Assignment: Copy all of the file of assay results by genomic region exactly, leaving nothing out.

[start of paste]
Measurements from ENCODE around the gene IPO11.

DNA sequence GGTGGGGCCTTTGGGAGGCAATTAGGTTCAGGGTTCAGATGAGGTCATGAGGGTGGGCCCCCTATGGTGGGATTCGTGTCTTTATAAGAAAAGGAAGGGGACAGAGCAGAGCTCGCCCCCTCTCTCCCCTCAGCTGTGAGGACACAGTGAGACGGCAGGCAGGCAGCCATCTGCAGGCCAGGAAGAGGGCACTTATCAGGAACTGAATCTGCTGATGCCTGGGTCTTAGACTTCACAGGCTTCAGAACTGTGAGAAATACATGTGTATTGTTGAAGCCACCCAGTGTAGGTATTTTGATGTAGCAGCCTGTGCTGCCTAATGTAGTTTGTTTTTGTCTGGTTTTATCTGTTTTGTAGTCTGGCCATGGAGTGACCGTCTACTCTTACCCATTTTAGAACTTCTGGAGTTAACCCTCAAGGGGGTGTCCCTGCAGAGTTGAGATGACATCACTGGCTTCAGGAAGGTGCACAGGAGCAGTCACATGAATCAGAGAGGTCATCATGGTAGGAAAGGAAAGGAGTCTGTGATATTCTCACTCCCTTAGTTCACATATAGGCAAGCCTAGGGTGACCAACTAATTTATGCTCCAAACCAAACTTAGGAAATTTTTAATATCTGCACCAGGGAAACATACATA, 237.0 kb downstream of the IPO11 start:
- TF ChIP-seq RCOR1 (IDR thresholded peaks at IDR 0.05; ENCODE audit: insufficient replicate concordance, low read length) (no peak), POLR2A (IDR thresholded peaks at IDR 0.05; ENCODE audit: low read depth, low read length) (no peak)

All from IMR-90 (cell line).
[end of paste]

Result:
Measurements from ENCODE around the gene IPO11.

DNA sequence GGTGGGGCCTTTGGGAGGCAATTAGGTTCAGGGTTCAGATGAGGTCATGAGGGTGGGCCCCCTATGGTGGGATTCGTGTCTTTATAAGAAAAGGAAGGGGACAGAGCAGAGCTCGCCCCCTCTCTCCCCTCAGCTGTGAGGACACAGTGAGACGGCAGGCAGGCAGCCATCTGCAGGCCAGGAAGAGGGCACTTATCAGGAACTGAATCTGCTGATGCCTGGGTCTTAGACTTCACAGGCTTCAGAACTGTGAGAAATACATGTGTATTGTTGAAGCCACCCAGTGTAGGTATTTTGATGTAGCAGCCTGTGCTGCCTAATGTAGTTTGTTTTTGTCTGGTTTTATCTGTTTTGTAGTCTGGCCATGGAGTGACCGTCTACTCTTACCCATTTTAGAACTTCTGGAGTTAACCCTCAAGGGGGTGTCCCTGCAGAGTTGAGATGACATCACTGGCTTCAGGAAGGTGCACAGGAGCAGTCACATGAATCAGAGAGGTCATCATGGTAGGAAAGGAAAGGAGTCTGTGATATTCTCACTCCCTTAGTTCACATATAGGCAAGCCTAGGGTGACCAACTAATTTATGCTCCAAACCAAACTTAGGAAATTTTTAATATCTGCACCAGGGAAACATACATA, 237.0 kb downstream of the IPO11 start:
- TF ChIP-seq RCOR1 (IDR thresholded peaks at IDR 0.05; ENCODE audit: insufficient replicate concordance, low read length) (no peak), POLR2A (IDR thresholded peaks at IDR 0.05; ENCODE audit: low read depth, low read length) (no peak)

All from IMR-90 (cell line).